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political culturethe norms, beliefs and values within a political system. It is usually assumed that a particular political culture is built up as the result of a long historical development and that its distinctive character exerts a profound influence on the form and effectiveness, or otherwise, of the political system with which it is associated. The term is most associated with the systems approach (see POLITICAL SYSTEM) within political analysis, which was in vogue in the 1950s and 60s in the US (e.g. G. Almond and S. Verba, The Civic Culture, 1965). The approach has been of most value in stimulating cross-cultural comparative research on political cultures, e.g. Almond‘s distinction between ‘participatory’, ‘subject’ and ‘parochial’ political orientations within political cultures. One central assumption of political-culture theorists is that the particular civic culture underlying liberal democracies such as the UK and the US, a mixture of participatory orientations tempered by political DEFERENCE, has been both a cause and effect of the greater political stability and effectiveness of these systems compared with other systems. From a different theoretical perspective, however, political culture can also be seen as involving cultural and ideological HEGEMONY. In this context, rather than being a sign of political effectiveness, political culture's role may be viewed as a conservative force preventing a social transition to more favourable social and political arrangements, (see also CULTURE, POLITICAL SOCIALIZATION).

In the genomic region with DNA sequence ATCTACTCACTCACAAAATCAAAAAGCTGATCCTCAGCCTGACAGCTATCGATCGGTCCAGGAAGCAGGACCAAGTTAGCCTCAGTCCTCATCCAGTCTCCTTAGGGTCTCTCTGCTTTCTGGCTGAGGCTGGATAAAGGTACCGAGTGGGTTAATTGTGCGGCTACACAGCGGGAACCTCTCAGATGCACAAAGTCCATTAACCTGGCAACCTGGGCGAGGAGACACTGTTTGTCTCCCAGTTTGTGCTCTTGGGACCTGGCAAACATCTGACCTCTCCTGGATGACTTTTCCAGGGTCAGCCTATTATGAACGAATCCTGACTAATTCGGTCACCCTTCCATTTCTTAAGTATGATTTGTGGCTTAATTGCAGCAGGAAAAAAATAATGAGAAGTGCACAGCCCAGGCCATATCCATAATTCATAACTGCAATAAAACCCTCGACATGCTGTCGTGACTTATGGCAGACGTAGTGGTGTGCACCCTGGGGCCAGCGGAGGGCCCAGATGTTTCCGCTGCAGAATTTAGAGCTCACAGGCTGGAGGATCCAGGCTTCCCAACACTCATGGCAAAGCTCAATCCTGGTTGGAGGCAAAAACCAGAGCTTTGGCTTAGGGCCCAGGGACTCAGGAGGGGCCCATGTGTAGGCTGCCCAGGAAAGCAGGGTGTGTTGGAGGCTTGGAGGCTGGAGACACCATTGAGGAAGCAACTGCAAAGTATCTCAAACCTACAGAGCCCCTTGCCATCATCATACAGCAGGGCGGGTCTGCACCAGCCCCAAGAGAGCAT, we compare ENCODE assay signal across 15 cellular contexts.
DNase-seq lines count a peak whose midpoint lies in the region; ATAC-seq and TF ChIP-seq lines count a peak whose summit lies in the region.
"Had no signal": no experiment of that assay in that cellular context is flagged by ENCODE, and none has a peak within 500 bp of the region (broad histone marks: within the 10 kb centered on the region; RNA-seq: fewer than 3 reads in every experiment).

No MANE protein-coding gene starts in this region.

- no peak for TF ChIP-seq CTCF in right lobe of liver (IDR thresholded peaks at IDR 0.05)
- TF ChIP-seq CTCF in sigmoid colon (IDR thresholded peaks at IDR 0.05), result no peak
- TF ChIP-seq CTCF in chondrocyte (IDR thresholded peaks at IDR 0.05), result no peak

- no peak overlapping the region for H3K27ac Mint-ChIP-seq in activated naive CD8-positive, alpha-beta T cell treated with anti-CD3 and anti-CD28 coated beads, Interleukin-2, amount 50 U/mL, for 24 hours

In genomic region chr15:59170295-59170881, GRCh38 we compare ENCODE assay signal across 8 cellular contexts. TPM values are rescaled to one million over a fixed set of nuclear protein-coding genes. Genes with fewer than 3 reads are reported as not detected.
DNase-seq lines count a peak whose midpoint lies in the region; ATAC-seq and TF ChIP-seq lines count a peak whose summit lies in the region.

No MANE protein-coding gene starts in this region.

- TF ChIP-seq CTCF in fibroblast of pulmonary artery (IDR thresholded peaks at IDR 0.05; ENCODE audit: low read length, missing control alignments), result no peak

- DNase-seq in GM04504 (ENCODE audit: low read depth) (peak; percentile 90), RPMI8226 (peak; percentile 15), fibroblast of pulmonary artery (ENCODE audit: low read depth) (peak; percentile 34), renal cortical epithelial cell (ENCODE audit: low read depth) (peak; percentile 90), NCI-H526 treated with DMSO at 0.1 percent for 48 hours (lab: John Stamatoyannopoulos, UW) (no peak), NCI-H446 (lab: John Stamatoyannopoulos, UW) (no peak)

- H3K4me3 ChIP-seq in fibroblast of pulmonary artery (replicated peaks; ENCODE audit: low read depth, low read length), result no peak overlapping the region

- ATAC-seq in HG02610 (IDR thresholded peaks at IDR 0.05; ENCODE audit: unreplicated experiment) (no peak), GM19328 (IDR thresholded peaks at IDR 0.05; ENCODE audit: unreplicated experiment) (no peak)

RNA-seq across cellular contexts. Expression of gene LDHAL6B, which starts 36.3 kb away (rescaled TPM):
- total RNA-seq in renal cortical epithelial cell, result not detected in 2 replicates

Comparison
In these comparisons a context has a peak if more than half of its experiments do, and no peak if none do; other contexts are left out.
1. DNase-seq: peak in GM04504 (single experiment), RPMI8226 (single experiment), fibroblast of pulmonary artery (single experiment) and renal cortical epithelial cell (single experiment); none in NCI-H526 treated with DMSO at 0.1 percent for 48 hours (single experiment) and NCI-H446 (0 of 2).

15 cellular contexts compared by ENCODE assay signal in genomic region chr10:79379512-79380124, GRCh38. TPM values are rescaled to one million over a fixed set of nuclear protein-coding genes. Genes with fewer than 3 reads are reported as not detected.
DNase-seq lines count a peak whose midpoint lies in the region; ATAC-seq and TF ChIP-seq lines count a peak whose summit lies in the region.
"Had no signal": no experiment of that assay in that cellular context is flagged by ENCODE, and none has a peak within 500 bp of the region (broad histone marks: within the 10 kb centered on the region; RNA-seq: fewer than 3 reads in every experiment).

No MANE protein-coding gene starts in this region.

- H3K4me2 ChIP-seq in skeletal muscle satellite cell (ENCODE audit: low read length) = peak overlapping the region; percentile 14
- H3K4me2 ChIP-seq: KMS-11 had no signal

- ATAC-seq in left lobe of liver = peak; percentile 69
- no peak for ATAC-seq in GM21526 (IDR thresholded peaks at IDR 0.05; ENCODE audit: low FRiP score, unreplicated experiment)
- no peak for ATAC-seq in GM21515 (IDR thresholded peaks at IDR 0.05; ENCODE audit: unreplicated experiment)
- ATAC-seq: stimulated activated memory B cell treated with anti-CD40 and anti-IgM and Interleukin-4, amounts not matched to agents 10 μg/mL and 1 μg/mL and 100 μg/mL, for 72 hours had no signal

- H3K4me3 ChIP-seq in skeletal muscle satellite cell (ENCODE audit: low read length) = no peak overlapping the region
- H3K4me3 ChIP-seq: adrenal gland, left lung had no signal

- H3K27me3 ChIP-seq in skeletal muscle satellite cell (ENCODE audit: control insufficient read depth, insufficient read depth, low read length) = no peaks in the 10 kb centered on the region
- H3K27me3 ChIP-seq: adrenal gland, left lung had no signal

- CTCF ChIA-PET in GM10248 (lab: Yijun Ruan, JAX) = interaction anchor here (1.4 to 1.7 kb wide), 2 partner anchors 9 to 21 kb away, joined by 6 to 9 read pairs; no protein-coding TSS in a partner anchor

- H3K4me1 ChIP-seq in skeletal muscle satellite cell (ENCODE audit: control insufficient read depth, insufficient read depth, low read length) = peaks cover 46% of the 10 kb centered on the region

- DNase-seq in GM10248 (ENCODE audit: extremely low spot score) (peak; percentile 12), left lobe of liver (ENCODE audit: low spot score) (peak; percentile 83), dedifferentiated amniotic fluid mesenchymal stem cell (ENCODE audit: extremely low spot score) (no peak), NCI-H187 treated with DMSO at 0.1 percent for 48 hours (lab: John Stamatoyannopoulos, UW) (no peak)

Collins Dictionary of Sociology, 3rd ed. © HarperCollins Publishers 2000